A PAIR of talented entrepreneurs are off to Silicon Valley after winning a competition searching for solutions to some of humanity’s biggest problems.

Charles Delingpole, 31, and Maya Stanford, 21, had four minutes to present viable business concepts to global challenges such as health, water and energy to a panel of experts at the Brighton Grand Challenge.

Miss Stanford, a University of Sussex MSc student in human-computer interaction, presented her computerised therapy system that helps users with post-traumatic stress disorder.

The system will administer bilateral stimulation therapy, which is psychotherapy that targets disturbing memories as the cause of mental disorders.

She said: “I’m so happy to have won this. I’m really excited about the opportunity it offers.”

Mr Delingpole is the founder of Brighton-based web business The Student Room, and used its £7 million annual revenue and other ventures to pour investment into an intelligent banking security system.

His Stelapoint Gateway flags up clients who may be involved in money laundering and corruption so banks can act without having to close down financial services for all.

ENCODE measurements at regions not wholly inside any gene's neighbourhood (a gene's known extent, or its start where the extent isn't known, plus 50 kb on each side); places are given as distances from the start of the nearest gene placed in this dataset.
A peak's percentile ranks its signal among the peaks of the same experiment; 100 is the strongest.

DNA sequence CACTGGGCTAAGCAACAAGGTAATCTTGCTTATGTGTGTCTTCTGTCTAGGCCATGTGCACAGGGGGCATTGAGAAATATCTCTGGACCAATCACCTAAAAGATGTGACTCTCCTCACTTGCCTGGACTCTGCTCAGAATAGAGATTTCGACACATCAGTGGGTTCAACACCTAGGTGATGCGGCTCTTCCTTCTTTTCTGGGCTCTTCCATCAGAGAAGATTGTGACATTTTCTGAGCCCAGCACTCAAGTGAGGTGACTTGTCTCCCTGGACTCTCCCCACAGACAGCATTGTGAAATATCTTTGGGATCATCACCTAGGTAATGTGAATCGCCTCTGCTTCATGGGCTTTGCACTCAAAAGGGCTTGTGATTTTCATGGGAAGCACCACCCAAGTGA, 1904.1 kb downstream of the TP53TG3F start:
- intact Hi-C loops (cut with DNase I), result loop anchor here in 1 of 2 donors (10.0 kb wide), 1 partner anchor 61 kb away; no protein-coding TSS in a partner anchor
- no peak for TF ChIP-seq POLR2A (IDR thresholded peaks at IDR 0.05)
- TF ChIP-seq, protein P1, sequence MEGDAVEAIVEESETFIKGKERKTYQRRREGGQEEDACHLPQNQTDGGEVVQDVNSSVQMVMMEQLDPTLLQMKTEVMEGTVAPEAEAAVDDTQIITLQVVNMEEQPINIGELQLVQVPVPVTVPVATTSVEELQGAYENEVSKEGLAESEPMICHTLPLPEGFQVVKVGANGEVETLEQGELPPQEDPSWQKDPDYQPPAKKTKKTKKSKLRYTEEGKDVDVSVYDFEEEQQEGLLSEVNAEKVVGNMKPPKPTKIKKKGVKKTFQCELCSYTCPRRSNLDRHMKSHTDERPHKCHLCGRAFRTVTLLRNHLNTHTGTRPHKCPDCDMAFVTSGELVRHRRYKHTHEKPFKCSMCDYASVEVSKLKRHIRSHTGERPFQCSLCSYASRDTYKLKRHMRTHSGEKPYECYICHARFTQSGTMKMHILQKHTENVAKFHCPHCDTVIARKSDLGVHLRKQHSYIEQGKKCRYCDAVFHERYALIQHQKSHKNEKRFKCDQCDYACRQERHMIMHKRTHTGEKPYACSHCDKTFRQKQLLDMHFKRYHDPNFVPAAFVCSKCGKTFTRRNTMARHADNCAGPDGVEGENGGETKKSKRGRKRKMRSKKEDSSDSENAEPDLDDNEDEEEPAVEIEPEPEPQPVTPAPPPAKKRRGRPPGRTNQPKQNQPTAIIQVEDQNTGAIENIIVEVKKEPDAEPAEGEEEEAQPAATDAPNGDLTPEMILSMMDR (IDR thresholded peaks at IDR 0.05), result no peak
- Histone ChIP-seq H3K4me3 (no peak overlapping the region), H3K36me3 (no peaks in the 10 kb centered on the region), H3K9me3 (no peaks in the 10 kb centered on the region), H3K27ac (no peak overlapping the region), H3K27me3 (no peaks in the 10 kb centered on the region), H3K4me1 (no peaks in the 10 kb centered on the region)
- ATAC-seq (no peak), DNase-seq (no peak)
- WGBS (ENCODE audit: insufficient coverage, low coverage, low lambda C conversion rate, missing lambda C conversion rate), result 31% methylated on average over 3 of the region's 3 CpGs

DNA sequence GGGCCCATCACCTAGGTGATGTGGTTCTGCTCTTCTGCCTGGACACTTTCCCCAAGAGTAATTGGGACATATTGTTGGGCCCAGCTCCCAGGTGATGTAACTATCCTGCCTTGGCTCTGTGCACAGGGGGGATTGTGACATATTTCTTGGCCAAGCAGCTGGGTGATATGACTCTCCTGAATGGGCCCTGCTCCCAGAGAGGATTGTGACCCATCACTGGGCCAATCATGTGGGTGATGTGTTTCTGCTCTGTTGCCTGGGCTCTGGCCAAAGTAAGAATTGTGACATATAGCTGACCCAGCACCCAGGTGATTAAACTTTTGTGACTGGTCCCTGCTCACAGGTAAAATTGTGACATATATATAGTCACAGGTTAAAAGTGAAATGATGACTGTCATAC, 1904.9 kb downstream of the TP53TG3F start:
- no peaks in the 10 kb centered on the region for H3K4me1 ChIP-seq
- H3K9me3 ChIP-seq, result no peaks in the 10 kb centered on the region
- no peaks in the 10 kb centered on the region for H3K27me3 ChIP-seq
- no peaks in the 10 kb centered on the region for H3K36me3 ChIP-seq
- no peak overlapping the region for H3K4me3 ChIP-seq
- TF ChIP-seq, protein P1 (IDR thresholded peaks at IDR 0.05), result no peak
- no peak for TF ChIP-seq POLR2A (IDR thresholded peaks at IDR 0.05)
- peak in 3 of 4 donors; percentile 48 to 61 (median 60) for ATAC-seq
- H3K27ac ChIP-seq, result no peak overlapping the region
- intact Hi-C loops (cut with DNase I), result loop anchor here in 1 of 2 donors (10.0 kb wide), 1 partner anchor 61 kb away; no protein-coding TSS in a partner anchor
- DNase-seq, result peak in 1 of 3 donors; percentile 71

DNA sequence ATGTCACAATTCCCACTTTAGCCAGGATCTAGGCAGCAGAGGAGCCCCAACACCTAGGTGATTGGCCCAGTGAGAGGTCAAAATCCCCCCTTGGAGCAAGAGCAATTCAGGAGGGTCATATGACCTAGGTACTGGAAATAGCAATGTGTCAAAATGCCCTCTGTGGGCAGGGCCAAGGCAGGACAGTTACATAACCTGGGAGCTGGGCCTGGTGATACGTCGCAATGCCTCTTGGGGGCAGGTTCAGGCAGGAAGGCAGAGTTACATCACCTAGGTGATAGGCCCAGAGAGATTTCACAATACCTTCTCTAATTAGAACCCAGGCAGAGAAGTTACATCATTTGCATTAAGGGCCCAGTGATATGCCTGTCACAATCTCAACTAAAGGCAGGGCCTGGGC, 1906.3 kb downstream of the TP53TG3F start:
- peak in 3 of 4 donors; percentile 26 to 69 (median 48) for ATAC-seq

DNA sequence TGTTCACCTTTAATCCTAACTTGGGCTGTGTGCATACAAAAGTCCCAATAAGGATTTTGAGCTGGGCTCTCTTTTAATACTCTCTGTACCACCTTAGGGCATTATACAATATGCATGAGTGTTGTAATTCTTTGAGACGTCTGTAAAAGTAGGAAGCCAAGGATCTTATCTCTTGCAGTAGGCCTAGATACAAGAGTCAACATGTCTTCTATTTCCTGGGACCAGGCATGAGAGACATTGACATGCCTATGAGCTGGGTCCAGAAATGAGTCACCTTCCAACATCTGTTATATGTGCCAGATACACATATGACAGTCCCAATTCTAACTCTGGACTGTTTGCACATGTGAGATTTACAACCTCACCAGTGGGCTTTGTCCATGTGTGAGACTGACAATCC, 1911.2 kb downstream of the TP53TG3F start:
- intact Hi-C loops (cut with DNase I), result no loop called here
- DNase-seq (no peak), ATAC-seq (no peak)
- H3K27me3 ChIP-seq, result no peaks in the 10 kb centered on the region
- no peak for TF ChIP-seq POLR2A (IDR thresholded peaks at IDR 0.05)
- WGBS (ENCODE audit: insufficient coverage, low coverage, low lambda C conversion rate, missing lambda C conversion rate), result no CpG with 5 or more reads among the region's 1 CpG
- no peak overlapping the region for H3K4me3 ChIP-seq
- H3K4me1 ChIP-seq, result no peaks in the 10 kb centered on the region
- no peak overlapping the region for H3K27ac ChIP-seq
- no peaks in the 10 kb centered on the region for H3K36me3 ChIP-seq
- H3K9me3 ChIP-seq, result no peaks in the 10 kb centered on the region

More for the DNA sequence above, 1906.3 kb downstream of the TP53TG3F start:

Mr Delingpole said: “I hope that Maya and I can do us all proud.

“This is a fantastic opportunity to meet and work with gifted companies.”

The pair were up against eight other Brighton and Hove candidates and they will fly out in December to a six-day executive programme at Singularity University in California.

The Singularity University provides education and partnerships to connect individuals with cutting-edge technologies in more than 85 countries.

University ambassador Mike Halsall believes entrepreneurs are the lifeblood of the economy and are in the best place to work on some of humanity’s biggest challenges.

Professor Marc Cowling of the University of Brighton is a world expert in start-up enterprise and was on the panel of judges.

He said: “The standard of scientific thought is stunning.

“But scientists don’t tend to make good entrepreneurs on their own. It’s great to get this business support.”

Other ideas included Declan Talbart's Mandarin-learning device Tonelingual and Fergus Sinclair-House's desalination water technology.

Most candidates were encouraged by the evening and are pursuing investment elsewhere.

The Brighton Grand Challenge was sponsored by American Express and run in affiliation with Singularity University, University of Sussex, Wired Sussex and Brighton and Hove County Council.

Other judges included director of the Sussex Innovation Centre Mike Herd, leader of Brighton and Hove City Council Jason Kitcat, University of Sussex pro-vice chancellor for research professor Michael Davies and Wired Sussex managing director Phil Jones.